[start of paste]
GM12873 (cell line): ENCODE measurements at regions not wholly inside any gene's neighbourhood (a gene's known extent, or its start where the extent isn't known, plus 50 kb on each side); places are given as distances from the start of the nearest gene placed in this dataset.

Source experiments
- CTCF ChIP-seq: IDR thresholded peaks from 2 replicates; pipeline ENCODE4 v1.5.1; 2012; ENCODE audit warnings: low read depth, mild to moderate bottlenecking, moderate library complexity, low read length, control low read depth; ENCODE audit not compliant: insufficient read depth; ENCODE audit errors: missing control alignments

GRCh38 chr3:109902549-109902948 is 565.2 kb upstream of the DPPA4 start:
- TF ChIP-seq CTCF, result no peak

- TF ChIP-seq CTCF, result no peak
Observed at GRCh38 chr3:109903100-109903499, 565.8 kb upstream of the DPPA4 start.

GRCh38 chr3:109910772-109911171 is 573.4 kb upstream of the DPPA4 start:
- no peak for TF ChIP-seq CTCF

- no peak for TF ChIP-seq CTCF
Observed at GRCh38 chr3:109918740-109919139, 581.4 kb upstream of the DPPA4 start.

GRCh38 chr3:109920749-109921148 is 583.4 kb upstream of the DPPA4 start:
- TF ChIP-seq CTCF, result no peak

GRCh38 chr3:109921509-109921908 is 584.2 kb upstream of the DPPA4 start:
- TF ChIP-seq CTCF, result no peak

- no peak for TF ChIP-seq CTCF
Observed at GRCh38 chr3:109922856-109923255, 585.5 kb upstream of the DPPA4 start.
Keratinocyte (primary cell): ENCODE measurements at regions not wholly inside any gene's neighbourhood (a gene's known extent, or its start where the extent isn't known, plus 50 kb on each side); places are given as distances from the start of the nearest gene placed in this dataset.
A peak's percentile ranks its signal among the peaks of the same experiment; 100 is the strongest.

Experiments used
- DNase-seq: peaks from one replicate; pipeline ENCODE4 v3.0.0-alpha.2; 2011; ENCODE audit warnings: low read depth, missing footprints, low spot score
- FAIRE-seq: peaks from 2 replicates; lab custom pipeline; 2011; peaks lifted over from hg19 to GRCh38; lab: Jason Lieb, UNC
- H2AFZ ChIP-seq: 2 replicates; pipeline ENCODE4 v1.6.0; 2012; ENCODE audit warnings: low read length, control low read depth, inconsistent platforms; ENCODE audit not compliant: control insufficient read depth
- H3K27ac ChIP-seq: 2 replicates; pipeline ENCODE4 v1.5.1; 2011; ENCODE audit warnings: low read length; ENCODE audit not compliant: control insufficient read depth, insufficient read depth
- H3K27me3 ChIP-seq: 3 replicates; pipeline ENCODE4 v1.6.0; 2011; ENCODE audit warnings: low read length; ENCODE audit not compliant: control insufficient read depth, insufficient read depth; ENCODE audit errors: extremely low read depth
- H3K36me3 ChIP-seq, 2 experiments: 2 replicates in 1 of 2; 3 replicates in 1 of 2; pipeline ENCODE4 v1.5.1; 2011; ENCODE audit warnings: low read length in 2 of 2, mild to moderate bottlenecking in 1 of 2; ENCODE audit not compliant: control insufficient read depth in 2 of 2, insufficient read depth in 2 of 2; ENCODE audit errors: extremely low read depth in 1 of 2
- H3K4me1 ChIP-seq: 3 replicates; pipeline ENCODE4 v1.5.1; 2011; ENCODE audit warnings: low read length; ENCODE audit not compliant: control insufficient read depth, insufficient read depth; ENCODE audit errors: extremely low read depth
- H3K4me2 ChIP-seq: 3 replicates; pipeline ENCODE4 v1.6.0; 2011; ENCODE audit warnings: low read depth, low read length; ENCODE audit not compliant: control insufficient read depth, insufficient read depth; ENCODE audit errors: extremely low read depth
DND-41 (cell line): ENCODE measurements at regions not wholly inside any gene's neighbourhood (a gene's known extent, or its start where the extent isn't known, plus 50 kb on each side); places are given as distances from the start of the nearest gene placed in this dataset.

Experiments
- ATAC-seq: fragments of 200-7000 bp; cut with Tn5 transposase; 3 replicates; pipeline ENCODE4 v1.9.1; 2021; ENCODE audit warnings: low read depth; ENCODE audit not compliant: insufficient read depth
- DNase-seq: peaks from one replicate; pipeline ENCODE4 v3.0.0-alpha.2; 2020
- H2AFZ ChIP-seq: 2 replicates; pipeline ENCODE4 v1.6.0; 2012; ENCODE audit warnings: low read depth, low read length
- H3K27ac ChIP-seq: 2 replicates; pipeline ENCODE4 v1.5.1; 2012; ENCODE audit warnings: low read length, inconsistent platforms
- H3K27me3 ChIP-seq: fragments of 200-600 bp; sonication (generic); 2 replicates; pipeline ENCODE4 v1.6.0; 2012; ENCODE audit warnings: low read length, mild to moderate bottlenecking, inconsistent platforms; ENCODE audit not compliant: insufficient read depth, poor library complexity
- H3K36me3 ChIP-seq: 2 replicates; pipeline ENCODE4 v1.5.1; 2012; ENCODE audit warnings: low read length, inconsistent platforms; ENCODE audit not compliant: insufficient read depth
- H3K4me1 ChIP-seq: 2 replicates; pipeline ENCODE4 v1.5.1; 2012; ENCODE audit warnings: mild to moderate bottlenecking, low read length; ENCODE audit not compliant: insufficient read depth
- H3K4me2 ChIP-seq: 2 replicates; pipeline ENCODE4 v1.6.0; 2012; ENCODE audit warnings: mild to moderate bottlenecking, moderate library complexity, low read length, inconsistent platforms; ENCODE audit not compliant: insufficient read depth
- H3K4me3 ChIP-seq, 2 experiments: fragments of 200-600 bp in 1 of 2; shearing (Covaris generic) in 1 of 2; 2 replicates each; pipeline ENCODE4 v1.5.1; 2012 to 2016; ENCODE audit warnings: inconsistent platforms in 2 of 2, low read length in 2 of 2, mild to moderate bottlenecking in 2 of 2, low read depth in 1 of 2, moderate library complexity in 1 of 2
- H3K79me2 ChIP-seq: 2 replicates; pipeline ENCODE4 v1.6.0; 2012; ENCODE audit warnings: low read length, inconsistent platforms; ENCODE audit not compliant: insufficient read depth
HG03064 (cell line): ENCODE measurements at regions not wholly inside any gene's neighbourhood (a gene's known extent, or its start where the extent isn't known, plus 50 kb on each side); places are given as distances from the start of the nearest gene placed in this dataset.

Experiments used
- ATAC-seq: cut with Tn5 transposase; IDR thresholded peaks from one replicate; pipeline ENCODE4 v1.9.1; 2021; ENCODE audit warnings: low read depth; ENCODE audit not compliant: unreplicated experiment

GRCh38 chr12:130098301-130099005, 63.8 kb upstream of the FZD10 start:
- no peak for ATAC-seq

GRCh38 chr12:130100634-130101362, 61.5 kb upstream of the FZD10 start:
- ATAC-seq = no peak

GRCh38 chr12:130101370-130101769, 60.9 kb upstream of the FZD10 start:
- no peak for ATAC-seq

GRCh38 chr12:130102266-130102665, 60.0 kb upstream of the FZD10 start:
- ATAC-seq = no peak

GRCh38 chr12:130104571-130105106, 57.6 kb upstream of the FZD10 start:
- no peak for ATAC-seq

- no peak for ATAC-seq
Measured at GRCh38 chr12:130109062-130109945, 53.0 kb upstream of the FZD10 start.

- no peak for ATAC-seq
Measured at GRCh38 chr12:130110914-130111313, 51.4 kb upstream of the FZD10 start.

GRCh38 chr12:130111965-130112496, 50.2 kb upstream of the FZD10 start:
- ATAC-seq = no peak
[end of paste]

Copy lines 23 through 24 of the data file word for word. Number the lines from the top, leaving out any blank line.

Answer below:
- H2AFZ ChIP-seq: 2 replicates; pipeline ENCODE4 v1.6.0; 2012; ENCODE audit warnings: low read length, control low read depth, inconsistent platforms; ENCODE audit not compliant: control insufficient read depth
- H3K27ac ChIP-seq: 2 replicates; pipeline ENCODE4 v1.5.1; 2011; ENCODE audit warnings: low read length; ENCODE audit not compliant: control insufficient read depth, insufficient read depth